Person-Centered (Rogerian)

Person-centered therapy, also sometimes called Rogerian therapy or client-centered therapy, was first developed by Carl Rogers in the 1940s. Person-centered therapy borrows from humanistic approaches and is based on Rogers’ belief that all people are fundamentally good and have the ability to fulfill their potential. In person-centered therapy, clients will typically take more of a lead in sessions, with the therapist acting as a compassionate, non-judgmental facilitator. The idea is that, in the process, the client will steer their own journey of self-discovery and will find their own solutions. Think this approach might work for you? Reach out to one of TherapyDen’s person-centered therapy experts today.

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You're the expert on your own story. I'm here to learn your story so that I can best support you.

— Gianna Rico, Clinical Social Worker in Baltimore, MD

Person-Centered Therapy and Child-Centered Play Therapy form the foundation for all of my clinical work. This means that I'm ready to "meet" my clients wherever they are in each session. Rather than following a strict treatment plan or a workbook, I offer a non-judgemental space for my clients to show up as their authentic selves and get what they need on that day.

— Laura Morlok, Licensed Professional Clinical Counselor in ,

While I know that I have education and training that is helpful to offer people, person-centered therapy states that people know themselves best; you are the expert on you. You're in the driver's seat. I'm helping navigate and point things out along the way. Not in an annoying backseat driver kind of way, but more like you know how we got here, you know where you want to go, you're just not quite sure how to get there with all this crazy weather, road closures, and detours.

— Nina Tilka, Clinical Psychologist in Costa Mesa, CA

You are the expert of your own life and story. I'm just here to listen and guide you along the way!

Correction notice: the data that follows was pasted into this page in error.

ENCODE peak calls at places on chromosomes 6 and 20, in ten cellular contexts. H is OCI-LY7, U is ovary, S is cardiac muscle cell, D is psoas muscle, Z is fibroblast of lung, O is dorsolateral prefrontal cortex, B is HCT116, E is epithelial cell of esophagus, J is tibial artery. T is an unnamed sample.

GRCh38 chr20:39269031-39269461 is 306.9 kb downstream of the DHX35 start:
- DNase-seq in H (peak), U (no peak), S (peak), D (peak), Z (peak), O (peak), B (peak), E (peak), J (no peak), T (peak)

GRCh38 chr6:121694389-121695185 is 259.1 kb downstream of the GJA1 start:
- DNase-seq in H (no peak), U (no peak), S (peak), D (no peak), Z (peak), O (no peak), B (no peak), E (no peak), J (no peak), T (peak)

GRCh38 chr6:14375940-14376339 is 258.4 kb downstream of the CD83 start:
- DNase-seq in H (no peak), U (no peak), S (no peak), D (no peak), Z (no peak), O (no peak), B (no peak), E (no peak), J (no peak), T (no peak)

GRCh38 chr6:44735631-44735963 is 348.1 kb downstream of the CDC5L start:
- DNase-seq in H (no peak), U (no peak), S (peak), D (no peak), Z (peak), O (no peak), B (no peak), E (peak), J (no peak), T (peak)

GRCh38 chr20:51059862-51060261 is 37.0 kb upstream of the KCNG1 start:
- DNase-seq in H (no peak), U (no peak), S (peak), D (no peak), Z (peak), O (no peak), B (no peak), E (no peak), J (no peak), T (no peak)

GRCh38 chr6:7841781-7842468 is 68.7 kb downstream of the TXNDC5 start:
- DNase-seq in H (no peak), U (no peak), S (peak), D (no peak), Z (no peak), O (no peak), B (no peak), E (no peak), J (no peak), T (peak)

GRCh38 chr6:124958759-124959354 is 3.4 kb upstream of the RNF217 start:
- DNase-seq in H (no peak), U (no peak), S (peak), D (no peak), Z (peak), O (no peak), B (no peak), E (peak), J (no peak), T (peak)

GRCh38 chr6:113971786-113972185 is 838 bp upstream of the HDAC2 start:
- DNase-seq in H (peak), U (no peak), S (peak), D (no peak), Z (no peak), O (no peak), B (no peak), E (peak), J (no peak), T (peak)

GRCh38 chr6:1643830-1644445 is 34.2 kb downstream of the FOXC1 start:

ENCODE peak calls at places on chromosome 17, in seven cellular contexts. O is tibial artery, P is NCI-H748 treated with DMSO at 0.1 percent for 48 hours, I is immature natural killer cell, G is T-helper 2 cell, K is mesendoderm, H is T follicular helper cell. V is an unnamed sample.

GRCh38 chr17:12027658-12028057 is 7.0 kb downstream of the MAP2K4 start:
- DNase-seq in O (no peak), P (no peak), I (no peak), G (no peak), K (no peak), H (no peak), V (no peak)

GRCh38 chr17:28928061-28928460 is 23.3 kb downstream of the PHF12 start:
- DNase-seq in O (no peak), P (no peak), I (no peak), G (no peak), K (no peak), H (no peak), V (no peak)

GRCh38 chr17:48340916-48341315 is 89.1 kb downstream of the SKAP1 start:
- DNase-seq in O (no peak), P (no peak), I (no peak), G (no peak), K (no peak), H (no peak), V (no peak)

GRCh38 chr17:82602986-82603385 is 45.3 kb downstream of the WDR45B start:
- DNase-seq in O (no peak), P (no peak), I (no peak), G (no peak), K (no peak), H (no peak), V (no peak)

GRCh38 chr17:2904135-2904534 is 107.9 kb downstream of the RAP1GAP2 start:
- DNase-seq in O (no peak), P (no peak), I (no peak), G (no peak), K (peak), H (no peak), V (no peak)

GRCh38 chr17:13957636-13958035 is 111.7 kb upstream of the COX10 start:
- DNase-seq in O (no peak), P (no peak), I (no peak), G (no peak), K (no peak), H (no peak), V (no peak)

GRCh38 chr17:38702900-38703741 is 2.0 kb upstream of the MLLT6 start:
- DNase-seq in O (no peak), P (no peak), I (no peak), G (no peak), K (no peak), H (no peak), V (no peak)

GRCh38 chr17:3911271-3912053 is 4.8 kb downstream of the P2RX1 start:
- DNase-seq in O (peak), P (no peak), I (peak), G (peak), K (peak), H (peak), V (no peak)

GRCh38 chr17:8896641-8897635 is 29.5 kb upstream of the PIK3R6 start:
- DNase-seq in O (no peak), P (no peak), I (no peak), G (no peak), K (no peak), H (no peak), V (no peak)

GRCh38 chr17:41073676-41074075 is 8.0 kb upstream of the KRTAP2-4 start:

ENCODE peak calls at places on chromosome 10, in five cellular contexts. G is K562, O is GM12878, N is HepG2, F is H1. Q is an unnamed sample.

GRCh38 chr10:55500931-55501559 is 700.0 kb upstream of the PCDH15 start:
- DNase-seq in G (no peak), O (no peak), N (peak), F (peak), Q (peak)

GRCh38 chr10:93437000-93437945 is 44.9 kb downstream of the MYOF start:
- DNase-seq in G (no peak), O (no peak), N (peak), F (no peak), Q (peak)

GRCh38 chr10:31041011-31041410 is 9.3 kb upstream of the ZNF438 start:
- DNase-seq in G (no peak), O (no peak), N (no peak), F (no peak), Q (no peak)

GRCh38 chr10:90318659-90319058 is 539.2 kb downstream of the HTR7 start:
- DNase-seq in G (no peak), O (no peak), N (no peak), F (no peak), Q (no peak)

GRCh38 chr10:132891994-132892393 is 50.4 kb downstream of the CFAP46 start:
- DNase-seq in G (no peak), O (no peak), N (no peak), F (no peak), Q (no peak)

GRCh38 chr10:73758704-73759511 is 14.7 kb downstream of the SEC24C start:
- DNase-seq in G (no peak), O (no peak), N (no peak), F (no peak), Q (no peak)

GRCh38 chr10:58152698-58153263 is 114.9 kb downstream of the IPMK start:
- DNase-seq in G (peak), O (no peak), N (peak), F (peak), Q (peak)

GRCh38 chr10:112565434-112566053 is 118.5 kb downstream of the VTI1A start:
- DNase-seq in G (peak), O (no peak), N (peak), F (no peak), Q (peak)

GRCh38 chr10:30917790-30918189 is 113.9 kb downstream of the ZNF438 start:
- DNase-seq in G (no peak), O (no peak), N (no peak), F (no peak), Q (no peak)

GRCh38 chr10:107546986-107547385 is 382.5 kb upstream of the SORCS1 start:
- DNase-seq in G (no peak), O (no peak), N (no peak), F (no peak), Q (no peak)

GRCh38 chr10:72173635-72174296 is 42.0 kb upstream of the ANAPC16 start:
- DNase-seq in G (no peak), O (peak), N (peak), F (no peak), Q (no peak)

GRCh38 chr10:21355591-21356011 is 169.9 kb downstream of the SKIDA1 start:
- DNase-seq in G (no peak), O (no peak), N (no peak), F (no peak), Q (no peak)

— Raven Hoover, Licensed Professional Counselor Associate in Allentown, PA

Person-centered therapy is non-directive. I won't take charge and tell you what you should do. Instead, I will ask gentle questions and listen carefully to your answers, reflect back what I hear, share my observations, and help you to find the answers that are already inside you. In this type of therapy, you are the expert in you. Additionally, I practice Compassion-Focused Therapy which was not an option for me to indicate. CFT can help you change your relationship with your inner critic.

— Alicia Polk, Licensed Professional Counselor in Belton, MO

We know that taking the first step to seek out help can feel scary and unknown! Our team would love to walk alongside you to create a comfortable, safe, empowering, and creative environment where you or your loved ones can feel heard and work towards unique goals, while creating progress not perfection.

— Nikkie Evans, Licensed Professional Clinical Counselor in Lincolnshire, IL

A person enters person centered therapy in a state of incongruence. It is the role of the therapists to reverse this situation. The purpose of Roger’s humanistic therapy is to increase a person’s feelings of self-worth, reduce the level of incongruence between the ideal and actual self, and help a person become more of a fully functioning person.

— Joseph Burclaw, Licensed Professional Counselor in Wausau, WI